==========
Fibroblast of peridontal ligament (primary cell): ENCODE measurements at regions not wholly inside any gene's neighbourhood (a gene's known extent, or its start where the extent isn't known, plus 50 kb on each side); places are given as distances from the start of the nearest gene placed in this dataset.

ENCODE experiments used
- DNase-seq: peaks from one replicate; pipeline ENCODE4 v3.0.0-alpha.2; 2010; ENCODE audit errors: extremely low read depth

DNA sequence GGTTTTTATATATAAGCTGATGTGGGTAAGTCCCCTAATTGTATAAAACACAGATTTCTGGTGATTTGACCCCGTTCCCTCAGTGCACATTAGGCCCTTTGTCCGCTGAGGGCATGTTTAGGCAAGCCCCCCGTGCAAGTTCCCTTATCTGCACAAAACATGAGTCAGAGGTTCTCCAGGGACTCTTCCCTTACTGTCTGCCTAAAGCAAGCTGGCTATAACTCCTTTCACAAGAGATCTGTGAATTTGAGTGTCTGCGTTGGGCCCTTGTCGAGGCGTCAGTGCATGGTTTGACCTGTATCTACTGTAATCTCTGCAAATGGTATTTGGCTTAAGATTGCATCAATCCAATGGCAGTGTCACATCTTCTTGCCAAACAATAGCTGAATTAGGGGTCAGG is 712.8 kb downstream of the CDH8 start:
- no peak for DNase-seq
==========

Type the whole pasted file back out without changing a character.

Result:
Fibroblast of peridontal ligament (primary cell): ENCODE measurements at regions not wholly inside any gene's neighbourhood (a gene's known extent, or its start where the extent isn't known, plus 50 kb on each side); places are given as distances from the start of the nearest gene placed in this dataset.

ENCODE experiments used
- DNase-seq: peaks from one replicate; pipeline ENCODE4 v3.0.0-alpha.2; 2010; ENCODE audit errors: extremely low read depth

DNA sequence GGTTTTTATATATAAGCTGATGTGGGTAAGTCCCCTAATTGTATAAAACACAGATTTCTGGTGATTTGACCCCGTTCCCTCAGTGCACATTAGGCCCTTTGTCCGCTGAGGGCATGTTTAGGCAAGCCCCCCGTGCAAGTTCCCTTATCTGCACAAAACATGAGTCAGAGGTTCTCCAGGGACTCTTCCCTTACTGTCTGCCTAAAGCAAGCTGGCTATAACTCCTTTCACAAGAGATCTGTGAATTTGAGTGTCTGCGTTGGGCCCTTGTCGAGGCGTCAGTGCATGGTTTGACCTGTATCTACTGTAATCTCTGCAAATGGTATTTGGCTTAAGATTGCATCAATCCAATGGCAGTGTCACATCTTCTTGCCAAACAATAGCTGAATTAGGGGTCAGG is 712.8 kb downstream of the CDH8 start:
- no peak for DNase-seq